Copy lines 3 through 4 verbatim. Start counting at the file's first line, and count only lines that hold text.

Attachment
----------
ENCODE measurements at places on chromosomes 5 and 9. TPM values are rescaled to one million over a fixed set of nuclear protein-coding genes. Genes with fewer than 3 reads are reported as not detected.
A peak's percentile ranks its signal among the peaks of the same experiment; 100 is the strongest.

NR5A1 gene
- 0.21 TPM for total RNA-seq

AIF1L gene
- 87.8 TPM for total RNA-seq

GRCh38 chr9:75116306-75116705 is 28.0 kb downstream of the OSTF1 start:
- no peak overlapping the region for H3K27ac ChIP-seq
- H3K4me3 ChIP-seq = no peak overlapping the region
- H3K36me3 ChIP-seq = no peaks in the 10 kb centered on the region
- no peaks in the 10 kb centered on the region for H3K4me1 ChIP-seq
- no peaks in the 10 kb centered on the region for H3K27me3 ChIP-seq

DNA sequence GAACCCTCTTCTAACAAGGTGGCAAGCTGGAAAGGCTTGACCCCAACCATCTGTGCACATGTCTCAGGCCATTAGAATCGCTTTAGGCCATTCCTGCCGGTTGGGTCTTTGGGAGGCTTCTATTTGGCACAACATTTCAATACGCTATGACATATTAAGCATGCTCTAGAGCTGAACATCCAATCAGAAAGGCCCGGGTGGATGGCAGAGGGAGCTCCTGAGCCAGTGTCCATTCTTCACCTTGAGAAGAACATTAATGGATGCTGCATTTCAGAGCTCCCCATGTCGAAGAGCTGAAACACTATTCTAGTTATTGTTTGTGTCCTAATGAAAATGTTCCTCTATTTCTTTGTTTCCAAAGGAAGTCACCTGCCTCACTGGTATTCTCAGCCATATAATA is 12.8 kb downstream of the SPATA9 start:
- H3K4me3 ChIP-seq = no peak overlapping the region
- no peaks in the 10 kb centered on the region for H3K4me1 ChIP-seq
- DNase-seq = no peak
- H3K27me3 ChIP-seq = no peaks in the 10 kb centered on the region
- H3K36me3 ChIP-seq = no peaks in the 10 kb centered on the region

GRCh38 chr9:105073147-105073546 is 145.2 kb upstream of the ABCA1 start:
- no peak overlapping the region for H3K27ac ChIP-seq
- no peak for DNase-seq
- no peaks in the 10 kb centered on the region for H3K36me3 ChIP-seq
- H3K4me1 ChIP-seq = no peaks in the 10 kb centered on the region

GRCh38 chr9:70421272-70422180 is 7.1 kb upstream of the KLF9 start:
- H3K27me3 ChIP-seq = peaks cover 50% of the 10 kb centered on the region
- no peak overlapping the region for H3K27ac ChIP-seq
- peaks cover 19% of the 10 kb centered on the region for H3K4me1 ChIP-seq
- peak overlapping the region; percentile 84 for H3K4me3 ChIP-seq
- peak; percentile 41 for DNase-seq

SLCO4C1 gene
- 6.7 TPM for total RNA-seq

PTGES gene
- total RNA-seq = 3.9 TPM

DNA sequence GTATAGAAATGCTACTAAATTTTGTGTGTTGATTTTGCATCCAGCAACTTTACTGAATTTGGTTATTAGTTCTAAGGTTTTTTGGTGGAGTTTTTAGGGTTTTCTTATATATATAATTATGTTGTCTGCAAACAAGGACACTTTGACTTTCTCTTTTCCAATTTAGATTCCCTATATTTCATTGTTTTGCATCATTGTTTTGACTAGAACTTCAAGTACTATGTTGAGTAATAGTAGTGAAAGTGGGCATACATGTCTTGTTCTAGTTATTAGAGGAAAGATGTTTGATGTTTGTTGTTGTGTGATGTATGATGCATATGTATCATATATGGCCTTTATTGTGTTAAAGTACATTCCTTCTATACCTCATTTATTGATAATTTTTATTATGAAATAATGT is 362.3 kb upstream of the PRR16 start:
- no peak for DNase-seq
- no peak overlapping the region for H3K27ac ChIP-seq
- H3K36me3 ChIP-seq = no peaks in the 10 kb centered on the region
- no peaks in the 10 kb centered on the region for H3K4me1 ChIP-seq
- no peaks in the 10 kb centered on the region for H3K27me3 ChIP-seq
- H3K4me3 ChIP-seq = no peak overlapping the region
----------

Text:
NR5A1 gene
- 0.21 TPM for total RNA-seq